It’s not a consumer product (yet), but a startup’s AR headset could give HoloLens a run for its money.
There are still just a few companies showing off augmented-reality headsets that do a good job blending digital imagery with the real world, among them Microsoft’s HoloLens and Meta’s Meta 2.
One more is now joining the fray. A startup called Avegant, which already sells a funny-looking personal-theater headset called the Glyph for $499, has built a prototype of a headset with a transparent display that it says uses light-field technology to let you view virtual objects as naturally as you do real ones. A light field is the pattern created when rays of light bounce off something, and re-creating this effect is one key to making sharp-looking augmented-reality images that you can comfortably focus on when they are at different depths but in the same scene–like, say, a toy car an arm’s length away and a house off in the distance.
If the idea of light fields in an augmented-reality headset sounds familiar, it may be because the secretive and well-funded startup Magic Leap has been working on such technology for several years now. Back in late 2014, it showed me its then-enormous prototypes, which weren’t yet in a working headset; the company has since opened up a little more about the headset it’s working on, but it hasn’t yet said when it will release a product.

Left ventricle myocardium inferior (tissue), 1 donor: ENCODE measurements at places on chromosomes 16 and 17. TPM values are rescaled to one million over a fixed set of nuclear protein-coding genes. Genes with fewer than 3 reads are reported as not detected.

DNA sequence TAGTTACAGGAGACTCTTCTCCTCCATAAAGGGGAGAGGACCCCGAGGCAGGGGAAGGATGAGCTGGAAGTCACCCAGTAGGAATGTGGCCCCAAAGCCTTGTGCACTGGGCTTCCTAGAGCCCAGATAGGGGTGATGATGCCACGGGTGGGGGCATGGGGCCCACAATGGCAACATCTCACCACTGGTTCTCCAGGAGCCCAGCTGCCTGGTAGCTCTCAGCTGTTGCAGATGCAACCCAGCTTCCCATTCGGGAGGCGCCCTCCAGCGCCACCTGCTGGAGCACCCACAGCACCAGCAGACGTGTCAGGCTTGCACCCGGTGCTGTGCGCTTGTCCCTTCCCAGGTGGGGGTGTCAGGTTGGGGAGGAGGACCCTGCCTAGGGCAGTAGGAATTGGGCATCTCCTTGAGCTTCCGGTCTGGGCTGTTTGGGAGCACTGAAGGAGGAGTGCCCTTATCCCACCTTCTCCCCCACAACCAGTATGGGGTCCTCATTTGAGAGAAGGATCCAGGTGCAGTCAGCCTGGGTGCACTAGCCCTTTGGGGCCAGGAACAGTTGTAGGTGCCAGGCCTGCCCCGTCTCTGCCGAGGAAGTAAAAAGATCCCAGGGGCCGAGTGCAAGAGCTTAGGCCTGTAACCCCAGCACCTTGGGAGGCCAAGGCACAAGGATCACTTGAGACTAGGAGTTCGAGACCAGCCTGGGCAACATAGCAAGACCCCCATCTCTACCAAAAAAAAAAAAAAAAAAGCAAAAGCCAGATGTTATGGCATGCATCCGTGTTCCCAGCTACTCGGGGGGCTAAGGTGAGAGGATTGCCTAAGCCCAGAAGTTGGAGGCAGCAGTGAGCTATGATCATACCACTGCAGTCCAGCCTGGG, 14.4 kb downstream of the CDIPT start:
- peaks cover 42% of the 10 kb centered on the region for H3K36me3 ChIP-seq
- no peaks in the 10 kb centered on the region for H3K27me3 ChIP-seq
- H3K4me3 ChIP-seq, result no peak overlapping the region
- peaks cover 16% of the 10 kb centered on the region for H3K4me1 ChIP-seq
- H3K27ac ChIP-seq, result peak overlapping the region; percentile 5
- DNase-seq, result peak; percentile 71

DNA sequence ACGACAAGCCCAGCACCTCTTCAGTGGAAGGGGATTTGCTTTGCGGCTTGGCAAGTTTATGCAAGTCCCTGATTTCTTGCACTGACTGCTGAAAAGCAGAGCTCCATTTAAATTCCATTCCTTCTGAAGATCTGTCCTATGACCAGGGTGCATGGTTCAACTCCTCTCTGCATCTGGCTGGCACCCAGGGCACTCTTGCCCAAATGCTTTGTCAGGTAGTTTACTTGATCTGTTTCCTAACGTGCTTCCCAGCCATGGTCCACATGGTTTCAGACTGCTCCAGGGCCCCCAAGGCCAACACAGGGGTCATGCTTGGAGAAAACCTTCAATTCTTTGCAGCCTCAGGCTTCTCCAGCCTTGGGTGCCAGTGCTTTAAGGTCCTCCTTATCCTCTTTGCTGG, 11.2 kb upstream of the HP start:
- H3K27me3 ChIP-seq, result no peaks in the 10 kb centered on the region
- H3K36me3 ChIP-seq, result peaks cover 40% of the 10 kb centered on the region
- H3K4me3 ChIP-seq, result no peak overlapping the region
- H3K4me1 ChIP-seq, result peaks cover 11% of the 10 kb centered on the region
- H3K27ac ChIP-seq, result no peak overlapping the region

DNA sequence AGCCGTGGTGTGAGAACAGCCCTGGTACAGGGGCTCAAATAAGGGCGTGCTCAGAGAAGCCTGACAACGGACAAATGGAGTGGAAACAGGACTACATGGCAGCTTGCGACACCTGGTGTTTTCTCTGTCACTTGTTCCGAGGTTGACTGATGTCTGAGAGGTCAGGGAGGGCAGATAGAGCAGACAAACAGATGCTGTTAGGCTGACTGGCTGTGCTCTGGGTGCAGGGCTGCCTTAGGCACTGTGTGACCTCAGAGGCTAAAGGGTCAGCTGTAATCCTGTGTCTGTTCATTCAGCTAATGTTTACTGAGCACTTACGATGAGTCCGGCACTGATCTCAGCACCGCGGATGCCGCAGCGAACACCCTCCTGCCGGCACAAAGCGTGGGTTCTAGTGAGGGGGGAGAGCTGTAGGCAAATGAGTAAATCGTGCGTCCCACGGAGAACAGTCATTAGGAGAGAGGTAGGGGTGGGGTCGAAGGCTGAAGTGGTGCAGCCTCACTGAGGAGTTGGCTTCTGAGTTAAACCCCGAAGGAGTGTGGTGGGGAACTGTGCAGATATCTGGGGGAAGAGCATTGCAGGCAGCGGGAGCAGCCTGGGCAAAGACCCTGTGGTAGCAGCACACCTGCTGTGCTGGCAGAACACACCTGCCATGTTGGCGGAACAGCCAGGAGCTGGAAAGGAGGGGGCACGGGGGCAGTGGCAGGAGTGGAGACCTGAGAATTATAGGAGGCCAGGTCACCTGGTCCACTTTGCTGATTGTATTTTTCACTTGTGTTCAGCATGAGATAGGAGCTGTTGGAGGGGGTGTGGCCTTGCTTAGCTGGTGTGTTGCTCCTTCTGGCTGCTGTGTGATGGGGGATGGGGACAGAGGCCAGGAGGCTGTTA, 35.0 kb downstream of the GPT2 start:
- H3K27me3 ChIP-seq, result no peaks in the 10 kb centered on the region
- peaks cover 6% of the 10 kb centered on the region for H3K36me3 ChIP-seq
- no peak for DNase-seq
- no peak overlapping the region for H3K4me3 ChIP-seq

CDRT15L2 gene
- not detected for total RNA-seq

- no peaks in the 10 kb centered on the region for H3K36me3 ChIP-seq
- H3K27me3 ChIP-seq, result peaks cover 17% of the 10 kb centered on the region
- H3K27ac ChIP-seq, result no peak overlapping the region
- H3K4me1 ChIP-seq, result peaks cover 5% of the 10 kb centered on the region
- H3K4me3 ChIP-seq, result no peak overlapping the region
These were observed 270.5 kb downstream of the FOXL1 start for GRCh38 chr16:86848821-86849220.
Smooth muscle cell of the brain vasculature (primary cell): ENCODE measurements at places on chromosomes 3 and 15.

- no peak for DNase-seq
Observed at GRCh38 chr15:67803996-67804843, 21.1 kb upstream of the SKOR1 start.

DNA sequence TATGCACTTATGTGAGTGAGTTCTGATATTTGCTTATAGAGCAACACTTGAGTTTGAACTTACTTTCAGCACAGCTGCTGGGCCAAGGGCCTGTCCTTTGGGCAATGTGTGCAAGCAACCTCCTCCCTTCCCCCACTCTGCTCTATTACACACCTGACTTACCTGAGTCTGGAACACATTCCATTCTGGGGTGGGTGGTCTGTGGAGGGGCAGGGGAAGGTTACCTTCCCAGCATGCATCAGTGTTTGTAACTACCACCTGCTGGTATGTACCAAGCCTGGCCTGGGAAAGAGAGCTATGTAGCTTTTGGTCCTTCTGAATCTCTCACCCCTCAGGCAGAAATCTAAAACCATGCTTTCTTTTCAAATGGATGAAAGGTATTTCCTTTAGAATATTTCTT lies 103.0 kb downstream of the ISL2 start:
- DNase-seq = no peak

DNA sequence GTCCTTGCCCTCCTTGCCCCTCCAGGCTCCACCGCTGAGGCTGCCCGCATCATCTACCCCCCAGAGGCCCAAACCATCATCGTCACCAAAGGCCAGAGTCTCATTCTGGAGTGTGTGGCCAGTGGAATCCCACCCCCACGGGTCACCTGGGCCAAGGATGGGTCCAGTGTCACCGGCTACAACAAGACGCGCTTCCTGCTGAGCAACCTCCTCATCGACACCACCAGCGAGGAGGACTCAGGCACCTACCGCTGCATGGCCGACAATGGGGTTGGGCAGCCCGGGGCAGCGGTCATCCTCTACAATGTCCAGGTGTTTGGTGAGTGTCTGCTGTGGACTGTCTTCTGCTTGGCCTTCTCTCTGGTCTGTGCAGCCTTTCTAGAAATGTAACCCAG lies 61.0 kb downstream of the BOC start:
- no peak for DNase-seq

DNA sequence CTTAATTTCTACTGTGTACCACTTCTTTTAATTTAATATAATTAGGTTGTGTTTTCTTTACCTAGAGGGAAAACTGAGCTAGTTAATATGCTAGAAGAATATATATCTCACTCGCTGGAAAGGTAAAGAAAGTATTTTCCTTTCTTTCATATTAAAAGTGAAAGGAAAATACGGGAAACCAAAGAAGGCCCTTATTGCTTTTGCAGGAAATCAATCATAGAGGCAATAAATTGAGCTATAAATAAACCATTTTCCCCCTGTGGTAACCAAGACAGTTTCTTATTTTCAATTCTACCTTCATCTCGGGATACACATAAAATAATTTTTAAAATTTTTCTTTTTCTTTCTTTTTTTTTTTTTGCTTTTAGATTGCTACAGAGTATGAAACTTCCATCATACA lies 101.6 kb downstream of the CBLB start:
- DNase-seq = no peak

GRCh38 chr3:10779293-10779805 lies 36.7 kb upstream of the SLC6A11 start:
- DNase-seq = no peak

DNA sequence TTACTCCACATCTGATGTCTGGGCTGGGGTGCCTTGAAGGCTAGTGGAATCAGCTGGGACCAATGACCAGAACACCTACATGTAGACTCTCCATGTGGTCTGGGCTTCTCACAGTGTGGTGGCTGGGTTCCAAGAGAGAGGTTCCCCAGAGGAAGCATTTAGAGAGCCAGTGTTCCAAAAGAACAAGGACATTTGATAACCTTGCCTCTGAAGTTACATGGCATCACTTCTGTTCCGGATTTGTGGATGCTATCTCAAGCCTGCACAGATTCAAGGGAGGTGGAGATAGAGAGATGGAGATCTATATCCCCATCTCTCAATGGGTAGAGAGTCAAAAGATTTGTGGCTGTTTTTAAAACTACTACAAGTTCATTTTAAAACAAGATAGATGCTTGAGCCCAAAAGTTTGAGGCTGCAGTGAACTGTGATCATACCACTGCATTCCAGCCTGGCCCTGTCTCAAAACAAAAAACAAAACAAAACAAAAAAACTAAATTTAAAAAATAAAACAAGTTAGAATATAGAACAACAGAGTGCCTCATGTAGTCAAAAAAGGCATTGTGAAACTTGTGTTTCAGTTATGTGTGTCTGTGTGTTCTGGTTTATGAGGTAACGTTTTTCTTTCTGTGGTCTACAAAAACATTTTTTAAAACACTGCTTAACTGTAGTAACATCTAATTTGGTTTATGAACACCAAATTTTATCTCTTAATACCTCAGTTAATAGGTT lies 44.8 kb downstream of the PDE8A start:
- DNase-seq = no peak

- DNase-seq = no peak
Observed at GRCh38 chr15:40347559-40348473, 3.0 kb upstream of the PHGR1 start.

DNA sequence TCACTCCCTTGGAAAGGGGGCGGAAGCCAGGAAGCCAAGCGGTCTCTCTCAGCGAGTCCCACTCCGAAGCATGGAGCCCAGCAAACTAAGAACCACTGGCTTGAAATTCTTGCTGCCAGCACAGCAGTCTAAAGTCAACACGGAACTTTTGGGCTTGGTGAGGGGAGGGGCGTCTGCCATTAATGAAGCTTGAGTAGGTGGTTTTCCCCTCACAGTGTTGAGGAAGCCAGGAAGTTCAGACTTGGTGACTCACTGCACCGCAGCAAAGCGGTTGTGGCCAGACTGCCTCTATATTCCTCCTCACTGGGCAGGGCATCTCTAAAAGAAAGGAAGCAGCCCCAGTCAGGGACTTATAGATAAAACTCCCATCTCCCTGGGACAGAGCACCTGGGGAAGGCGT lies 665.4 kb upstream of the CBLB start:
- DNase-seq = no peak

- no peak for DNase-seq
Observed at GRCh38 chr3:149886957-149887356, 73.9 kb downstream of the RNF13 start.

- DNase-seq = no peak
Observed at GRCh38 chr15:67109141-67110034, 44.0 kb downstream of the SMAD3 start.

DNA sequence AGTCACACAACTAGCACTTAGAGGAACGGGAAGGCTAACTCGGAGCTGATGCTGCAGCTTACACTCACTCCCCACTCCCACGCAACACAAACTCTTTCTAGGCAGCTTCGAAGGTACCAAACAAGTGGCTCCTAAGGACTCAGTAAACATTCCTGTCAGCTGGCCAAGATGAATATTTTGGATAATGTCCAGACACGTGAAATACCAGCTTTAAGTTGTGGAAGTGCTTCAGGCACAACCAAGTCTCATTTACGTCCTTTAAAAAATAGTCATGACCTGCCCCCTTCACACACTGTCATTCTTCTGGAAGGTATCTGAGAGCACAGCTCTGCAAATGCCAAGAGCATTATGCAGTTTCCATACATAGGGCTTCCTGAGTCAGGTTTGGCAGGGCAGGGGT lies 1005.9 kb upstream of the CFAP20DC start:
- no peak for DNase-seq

Filed Under: Telepresence
About the Author: Howard S. Lichtman is a productivity-focused technologist, author, and consultant with specialties in telepresence and visual collaboration to improve organizational and personal productivity. He is the founder and president of the Human Productivity Lab, an independent consultancy and research firm that helps organizations design telepresence strategies and deploy telepresence solutions. He is the publisher of Telepresence Options, the #1 website on the Internet covering the telepresence revolution and editor of the Telepresence Options Telegraph, the world's most widely read publication focused on telepresence technologies. Mr. Lichtman is also the author and/or co-author of The Inter-Company Telepresence and Videoconferencing Handbook (2009), The Telepresence and Videoconferencing Exchange Review(2010), Telepresence, Effective Visual Collaboration and the Future of Global Business at the Speed of Light (2006), and Emerging Technologies for Teleconferencing and Telepresence (2005). He is currently working on Telepresence Options 2010 Yearbook. Mr. Lichtman is a frequent commentator on telepresence, videoconferencing and effective visual collaboration and his writings on and analysis of the industry have been featured by US News and World Report, Telephony Magazine, CXO Magazine, The Chicago Tribune, Reuters, Pro AV Magazine, Killer App Magazine, ABA Banking Journal, Bank Systems and Technology Magazine and CFO Magazine among others.